A visit to the Provincial Archeological Museum of Salerno

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This brief article is an English summary of “Museo Archeologico Provinciale di Salerno: una visita dettagliata” that was published on our website a few days ago. The Source Text, which was written by art historian Annamaria Parlato, is about the main archeological finds hosted by the Provincial Archeological Museum of Salerno, that is one of the most important museums of our city.
Established in 1927, the Provincial Archeological Museum of Salerno, which opened to the public in 1928, was originally housed inside ”Palazzo Sant’Agostino”. It was then moved into “Casina dell’Orto Agrario” in 1939 but later it was shifted again to its previous site. The Museum was eventually moved into the Complex of San Benedetto, that is a former convent dating back to the Lombard Era, which is located in the centre of Salerno.
The Museum hosts several archeological testimonies dating from Prehistoric Times to the Middle Ages.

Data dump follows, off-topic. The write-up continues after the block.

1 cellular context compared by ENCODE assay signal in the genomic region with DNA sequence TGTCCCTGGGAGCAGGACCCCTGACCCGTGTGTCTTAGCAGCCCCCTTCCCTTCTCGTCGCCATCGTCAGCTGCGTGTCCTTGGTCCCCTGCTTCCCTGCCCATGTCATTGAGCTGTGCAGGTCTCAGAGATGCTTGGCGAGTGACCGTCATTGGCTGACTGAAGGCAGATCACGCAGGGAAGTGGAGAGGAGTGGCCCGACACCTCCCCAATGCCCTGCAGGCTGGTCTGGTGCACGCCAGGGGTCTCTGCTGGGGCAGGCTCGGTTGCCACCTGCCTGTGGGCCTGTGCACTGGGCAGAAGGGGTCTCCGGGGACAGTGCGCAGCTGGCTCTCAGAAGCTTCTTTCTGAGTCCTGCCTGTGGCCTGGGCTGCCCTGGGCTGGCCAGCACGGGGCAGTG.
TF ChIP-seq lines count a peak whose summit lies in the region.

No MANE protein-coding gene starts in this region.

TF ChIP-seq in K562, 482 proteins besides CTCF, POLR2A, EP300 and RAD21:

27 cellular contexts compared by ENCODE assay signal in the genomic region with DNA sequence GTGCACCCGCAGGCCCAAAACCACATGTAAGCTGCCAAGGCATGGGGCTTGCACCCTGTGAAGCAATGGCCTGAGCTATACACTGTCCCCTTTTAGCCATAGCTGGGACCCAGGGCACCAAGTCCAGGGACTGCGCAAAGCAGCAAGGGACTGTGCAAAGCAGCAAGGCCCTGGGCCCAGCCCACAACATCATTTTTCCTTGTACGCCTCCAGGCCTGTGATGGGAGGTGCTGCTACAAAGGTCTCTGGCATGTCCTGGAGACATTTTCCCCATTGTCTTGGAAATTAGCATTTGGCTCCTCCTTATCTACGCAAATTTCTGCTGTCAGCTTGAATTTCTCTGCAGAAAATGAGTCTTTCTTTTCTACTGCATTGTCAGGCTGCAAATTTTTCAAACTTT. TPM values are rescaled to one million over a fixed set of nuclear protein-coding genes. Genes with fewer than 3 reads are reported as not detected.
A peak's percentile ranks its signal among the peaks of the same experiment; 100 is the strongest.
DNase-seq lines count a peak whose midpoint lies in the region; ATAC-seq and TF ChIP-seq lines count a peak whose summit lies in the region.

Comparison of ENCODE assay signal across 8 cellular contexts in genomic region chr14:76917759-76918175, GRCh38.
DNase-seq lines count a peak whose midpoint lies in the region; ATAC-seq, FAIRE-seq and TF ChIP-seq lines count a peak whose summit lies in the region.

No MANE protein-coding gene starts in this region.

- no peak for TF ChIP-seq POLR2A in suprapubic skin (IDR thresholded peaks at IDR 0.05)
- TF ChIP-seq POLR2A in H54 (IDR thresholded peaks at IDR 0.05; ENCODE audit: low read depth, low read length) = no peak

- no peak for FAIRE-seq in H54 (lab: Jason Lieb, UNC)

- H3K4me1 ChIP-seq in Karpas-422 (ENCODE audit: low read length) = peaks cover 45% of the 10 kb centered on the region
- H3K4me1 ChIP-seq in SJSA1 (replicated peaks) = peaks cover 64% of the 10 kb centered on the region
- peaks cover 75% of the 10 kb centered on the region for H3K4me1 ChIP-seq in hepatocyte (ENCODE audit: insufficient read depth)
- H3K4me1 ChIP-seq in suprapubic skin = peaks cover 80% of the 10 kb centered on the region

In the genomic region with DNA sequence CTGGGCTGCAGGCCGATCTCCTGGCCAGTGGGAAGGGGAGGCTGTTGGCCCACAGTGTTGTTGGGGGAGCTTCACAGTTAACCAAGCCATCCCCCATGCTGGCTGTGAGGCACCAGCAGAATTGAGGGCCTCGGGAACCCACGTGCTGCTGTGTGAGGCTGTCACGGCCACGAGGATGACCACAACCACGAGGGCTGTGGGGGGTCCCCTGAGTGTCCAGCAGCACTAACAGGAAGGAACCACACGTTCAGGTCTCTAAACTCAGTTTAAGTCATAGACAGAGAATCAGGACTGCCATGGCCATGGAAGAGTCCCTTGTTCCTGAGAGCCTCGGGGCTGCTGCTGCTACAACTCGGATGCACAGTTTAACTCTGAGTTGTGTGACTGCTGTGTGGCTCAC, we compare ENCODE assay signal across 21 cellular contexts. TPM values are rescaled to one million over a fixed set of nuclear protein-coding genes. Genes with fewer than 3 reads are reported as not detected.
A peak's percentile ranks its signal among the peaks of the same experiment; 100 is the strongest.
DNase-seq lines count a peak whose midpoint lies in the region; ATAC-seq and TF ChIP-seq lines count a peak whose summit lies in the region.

The exhibition is spread out over 3 floors:

The Lapidarium and the annexed garden host Roman commemorative stones, statues, figurative reliefs and cinerary urns. One of the most important statues of the exhibition is a “Venere Cnidia”, which was probably sculpted by Ancient Greek sculptor Praxiteles;

The lower floor hosts an array of finds dating from the Iron Age.
The exhibition presents grave goods from Roscigno and Oliveto Citra (two small towns near Salerno);
The upper floor hosts remains from the Necropolis of Fratte. The most precious find of the whole exhibition is a “bronze head of Apollo”, which was found in the net of a fisherman in 1930. This precious evidence was probably sculpted by Pasiteles, a Neo-Attic school sculptor from Ancient Rome.
On this floor, the exhibition also presents remains dating back to the Lombard Era.

The Museum also hosts oil lamps belonging to the time period between I BC and II B.C. as well as bronze and “bucchero” vases dating back to the Etruscan Age.
Finally, the exhibition presents a numismatic collection including Greek, Roman and Medieval coins.

Italian archeologist Venturino Panebianco defined the Museum as the “most important historical and topographical Institute” of our Province.

The Source Text is available at the following URL:

Matteo Autuori